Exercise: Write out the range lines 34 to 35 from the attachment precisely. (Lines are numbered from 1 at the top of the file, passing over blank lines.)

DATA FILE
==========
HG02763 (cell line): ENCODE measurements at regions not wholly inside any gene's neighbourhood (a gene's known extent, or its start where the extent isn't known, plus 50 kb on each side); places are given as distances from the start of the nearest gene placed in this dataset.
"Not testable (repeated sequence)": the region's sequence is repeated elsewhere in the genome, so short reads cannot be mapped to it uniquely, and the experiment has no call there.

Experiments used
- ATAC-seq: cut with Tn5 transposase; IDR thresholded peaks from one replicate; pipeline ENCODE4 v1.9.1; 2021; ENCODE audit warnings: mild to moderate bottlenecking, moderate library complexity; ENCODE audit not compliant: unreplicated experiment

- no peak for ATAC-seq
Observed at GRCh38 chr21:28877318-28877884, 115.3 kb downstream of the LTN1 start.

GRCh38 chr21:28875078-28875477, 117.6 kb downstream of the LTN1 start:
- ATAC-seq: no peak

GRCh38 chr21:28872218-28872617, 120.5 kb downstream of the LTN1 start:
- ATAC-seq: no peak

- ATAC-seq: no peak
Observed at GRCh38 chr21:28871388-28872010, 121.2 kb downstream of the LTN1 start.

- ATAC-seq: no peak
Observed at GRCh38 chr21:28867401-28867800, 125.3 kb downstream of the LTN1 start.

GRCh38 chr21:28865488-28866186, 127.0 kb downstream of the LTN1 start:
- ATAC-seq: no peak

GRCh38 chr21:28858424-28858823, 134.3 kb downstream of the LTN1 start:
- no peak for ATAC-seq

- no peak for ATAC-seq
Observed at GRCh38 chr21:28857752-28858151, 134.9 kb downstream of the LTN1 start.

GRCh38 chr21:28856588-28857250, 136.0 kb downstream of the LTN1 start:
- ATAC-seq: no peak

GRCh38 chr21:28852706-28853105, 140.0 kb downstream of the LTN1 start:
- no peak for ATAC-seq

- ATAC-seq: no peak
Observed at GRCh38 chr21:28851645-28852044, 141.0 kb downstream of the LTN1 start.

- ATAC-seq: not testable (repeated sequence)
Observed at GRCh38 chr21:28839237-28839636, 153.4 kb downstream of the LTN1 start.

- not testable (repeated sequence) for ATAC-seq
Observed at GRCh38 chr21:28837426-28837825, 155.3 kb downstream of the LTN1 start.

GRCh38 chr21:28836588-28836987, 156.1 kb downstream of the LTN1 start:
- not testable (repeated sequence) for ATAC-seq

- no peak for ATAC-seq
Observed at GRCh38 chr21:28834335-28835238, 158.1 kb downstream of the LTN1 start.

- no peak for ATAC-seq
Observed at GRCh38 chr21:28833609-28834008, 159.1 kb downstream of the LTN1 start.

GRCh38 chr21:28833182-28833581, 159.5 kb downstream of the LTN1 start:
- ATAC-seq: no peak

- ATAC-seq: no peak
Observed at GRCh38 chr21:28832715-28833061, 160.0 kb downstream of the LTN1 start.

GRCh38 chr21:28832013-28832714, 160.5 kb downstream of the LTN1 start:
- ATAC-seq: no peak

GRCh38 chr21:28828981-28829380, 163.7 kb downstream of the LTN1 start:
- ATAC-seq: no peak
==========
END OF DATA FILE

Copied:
Observed at GRCh38 chr21:28834335-28835238, 158.1 kb downstream of the LTN1 start.

- no peak for ATAC-seq